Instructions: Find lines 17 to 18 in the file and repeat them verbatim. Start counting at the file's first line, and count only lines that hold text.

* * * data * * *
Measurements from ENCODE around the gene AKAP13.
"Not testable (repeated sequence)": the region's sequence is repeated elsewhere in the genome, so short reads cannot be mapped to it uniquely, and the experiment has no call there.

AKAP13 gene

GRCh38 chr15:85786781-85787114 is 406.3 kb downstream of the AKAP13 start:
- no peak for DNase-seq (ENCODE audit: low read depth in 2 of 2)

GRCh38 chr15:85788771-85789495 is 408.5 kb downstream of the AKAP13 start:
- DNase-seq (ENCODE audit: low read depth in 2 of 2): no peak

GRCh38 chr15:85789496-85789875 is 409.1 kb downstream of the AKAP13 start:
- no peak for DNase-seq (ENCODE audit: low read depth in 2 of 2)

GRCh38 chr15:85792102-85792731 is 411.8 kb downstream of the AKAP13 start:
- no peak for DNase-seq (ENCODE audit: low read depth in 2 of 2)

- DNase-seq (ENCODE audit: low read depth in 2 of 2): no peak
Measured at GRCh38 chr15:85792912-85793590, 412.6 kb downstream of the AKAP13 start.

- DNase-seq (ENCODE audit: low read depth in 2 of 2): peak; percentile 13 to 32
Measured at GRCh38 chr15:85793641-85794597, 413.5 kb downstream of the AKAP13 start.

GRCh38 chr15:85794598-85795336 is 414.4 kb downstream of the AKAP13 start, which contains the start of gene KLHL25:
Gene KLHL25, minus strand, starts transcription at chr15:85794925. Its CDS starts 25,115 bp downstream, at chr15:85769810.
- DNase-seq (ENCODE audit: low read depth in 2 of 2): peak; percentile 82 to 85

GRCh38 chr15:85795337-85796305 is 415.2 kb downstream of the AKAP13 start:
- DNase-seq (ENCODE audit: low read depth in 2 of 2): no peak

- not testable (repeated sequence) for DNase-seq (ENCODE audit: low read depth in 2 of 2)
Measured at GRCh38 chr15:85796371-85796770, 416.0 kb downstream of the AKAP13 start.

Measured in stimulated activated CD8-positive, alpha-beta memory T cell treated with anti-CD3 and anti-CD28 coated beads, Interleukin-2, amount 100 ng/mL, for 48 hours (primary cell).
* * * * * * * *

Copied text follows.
Gene KLHL25, minus strand, starts transcription at chr15:85794925. Its CDS starts 25,115 bp downstream, at chr15:85769810.
- DNase-seq (ENCODE audit: low read depth in 2 of 2): peak; percentile 82 to 85